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Comparison of Nurse, System and Quality Patient Care Outcomes in 8-Hour and 12-Hour Shifts

Stone, Patricia W. PhD, RN*; Du, Yunling PhD†; Cowell, Rhabia MS*; Amsterdam, Norma MA, RN‡; Helfrich, Thomas A. JD§; Linn, Robert W. JD§¶; Gladstein, Amy JD‡; Walsh, Mary MSN, RN∥; Mojica, Lorraine A. BSN, RNC**

doi: 10.1097/01.mlr.0000237180.72275.82
Original Articles

Background: Many nurses desire 12-hour shifts. However, there are concerns about implementation.

Objective: We sought to compare the effects of 8- and 12-hour shifts on nurse, system, and quality patient care outcomes.

Methods: We used a cross-sectional design with data collected from multiple sources in 2003–2004, including a nurse survey and administrative and patient records. We studied hospital nurses and patients in general adult wards, with outcomes including burnout, job satisfaction, scheduling satisfaction, preferences, intention to stay, and employee safety. System outcomes included recruitment and turnover, staffing, absenteeism, and related costs. A variety of quality patient care outcomes were measured from the 3 different types of data.

Results: Thirteen New York City hospitals participated; 805 surveys were examined from 99 nursing units (response rate 42%). Compared with nurses working 8-hour shifts, those working 12-hour shifts were on average more satisfied with their jobs, experienced less emotional exhaustion, 10 times more likely to be satisfied with schedules, 2 times as likely to perceive 12-hour schedules as important, and 58% less likely to report missing shifts; units with 12-hour shifts had lower vacancy rates and weeks to fill the position (all P values ≤0.05). There were no differences in patient outcomes.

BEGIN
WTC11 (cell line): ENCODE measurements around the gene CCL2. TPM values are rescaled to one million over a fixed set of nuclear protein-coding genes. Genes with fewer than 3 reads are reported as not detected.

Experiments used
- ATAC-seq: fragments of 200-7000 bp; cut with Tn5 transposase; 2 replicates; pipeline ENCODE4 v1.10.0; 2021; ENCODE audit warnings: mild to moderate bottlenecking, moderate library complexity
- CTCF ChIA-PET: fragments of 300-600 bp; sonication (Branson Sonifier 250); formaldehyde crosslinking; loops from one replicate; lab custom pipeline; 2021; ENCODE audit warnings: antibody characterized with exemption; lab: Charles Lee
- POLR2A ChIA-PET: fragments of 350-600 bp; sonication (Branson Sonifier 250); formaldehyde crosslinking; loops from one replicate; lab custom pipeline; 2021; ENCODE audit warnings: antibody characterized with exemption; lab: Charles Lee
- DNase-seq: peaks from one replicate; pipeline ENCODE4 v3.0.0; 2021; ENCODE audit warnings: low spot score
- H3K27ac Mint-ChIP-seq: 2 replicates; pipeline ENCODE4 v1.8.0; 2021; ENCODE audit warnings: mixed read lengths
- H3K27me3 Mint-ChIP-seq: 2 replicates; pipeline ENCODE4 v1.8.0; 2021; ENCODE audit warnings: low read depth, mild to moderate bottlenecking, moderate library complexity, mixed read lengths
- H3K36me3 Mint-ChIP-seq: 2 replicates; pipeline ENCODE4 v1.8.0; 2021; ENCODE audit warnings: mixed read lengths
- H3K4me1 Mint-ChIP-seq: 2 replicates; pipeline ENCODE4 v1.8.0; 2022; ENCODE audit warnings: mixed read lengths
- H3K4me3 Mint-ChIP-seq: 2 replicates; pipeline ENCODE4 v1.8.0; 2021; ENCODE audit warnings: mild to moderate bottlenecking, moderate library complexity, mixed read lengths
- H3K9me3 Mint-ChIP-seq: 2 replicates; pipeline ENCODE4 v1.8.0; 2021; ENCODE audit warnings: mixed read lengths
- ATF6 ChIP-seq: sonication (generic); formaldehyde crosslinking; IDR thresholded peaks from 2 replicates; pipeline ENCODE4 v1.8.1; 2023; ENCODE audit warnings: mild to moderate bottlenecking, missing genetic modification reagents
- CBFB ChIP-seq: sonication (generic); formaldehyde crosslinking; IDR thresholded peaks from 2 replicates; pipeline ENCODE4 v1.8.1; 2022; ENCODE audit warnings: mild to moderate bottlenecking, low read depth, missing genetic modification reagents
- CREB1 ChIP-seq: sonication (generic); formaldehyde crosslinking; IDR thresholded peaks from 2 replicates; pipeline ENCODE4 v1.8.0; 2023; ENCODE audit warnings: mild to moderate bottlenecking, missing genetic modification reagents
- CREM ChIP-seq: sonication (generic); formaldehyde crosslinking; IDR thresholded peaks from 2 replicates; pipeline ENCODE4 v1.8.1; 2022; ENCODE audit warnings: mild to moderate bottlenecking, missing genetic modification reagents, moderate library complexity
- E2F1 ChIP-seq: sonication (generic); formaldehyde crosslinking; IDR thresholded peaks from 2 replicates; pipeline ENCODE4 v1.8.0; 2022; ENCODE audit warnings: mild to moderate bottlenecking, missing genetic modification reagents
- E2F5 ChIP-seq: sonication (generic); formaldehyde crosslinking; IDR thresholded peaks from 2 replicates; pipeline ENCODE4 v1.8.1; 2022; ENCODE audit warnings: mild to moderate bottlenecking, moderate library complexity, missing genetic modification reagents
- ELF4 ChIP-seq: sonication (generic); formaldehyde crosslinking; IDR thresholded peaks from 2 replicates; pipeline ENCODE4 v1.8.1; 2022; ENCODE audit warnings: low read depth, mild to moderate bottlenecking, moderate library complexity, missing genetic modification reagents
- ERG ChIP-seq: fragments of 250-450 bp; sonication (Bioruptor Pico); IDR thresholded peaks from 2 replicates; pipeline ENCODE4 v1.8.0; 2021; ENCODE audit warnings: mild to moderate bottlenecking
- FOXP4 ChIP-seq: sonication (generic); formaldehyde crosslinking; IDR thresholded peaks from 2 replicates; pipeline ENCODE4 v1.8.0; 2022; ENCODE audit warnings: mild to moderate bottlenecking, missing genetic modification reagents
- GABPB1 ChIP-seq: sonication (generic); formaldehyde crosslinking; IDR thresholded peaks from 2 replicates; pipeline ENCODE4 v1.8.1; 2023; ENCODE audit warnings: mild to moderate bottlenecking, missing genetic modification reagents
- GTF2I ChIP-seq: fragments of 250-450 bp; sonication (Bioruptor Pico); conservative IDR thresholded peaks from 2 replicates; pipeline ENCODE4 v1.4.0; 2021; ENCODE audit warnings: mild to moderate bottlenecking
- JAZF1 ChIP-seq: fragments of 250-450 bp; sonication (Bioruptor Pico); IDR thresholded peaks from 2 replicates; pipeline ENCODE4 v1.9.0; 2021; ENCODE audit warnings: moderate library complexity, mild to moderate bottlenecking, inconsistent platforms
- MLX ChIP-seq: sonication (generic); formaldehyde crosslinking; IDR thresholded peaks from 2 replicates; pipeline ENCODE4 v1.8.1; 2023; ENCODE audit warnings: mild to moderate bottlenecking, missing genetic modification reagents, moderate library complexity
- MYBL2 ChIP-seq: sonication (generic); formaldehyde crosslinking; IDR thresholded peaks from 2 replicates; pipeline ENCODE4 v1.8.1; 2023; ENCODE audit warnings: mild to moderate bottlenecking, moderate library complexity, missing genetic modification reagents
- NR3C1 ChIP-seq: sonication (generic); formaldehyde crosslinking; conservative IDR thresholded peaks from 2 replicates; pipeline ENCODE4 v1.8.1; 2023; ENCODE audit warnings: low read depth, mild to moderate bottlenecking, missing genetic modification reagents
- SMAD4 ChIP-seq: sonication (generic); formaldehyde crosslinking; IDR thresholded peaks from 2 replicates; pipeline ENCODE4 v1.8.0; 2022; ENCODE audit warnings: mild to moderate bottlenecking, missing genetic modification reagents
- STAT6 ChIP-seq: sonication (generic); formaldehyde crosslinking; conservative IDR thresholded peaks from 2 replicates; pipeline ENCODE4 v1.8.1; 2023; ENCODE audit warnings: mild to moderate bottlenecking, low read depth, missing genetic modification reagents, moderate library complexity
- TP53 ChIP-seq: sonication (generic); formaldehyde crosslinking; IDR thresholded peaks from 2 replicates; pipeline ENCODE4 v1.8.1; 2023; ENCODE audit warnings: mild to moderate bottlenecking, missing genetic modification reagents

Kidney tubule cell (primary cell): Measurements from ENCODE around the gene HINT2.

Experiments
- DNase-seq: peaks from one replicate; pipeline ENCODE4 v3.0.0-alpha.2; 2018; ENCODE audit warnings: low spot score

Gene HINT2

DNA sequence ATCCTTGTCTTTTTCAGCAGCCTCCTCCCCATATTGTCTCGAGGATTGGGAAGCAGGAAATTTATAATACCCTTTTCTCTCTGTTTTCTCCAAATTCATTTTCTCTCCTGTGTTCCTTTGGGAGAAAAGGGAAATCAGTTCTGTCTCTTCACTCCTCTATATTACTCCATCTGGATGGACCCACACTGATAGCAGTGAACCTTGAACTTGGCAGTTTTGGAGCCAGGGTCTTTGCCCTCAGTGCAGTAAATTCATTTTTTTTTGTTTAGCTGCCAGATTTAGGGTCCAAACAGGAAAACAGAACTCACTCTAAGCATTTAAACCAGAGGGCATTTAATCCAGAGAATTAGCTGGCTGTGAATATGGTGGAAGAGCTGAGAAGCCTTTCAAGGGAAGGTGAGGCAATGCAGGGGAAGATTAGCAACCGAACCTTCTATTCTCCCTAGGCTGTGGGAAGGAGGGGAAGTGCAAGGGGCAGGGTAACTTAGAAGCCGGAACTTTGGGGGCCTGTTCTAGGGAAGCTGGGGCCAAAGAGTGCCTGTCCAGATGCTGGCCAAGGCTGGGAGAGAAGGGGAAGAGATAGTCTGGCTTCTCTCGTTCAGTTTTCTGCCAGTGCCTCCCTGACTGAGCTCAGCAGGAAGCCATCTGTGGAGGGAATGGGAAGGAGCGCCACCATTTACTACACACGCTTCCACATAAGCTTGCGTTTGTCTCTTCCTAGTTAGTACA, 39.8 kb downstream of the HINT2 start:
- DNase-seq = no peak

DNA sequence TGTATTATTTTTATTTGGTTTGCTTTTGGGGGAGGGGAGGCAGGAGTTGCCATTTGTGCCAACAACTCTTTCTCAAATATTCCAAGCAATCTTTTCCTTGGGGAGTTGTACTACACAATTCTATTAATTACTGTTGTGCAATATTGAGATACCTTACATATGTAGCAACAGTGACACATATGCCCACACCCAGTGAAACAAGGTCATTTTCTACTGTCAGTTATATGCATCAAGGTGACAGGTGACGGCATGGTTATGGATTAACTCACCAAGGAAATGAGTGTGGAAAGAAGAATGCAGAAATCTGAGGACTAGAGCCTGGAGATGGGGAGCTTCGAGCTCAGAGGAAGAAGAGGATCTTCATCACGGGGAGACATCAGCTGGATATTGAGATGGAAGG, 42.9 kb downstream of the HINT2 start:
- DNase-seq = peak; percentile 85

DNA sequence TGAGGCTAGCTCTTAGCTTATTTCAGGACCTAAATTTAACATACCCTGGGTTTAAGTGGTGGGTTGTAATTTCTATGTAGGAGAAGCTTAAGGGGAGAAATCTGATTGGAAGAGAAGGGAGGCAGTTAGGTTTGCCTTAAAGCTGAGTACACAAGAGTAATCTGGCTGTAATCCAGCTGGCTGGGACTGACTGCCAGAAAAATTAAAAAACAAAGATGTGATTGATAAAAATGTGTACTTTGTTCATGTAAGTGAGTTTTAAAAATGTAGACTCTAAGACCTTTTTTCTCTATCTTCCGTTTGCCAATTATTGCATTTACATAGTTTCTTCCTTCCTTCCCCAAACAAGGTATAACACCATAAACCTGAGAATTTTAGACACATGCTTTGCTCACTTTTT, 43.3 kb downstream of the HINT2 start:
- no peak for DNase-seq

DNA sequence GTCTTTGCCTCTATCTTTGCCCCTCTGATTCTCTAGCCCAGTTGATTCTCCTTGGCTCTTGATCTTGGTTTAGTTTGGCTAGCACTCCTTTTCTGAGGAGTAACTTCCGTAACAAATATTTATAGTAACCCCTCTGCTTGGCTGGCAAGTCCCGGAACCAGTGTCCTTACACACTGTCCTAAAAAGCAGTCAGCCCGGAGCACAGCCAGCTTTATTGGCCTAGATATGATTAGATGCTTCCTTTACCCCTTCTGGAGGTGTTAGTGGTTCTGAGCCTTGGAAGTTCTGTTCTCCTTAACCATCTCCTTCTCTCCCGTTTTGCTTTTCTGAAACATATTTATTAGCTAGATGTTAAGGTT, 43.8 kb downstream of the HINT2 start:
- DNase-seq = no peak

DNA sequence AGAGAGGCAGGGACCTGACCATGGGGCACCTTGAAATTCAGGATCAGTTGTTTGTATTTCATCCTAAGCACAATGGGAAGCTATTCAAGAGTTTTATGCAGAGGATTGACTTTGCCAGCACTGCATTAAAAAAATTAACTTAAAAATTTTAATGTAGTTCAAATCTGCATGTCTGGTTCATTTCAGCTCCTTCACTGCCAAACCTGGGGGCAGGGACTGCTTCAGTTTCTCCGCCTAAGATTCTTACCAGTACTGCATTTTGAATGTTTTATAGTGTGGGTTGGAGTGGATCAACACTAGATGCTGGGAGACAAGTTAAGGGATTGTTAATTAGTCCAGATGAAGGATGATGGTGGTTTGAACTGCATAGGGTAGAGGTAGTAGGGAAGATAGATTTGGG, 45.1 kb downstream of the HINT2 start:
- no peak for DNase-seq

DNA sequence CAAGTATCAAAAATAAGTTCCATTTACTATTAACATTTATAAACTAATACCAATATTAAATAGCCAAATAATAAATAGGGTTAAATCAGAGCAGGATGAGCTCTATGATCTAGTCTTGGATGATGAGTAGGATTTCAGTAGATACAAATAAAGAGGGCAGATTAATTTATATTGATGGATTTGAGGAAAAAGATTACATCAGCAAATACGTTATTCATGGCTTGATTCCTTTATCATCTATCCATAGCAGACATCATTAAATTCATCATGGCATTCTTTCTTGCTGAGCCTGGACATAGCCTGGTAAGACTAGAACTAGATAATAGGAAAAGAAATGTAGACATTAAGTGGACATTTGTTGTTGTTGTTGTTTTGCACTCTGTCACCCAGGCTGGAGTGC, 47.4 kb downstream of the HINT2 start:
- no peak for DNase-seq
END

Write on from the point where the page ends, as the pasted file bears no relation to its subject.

Conclusions: Nurses working 12-hour shifts were more satisfied. There were no differences in quality outcomes. Flexibility and choice in shift length are important elements in a positive nurse work environment. This study represents an innovative attempt by a labor-management bargaining group to make an evidence-based decision. We encourage others to conduct similar studies.

From the *Columbia University School of Nursing, New York City, New York; †Department of Clinical Biostatistics, Albert Einstein College, New York City, New York; ‡1199SEIU National Health & Human Services Union, New York City, New York; §League of Voluntary Hospitals and Homes: ¶Linn & Green Consulting, Inc: New York City, New York; ∥Beth Israel Hospital, New York City, New York; and **SVCMC Saint John's Hospital Queens, Elmhurst, New York.

Supported by the 1199/SEIU League RN Planning and Placement Fund.

This study was conducted as a result of an agreement between the Registered Nurse Division of 1199 Service Employees International Union (SEIU), New York's Health and Human Service Union (RN Division of 1199), and the League of Voluntary Hospitals and Homes of New York (LVHH).

Reprints: Patricia W. Stone, Columbia University School of Nursing, 617 West 168th Street, New York, NY 10032. E-mail: ps2024@columbia.edu.

© 2006 Lippincott Williams & Wilkins, Inc.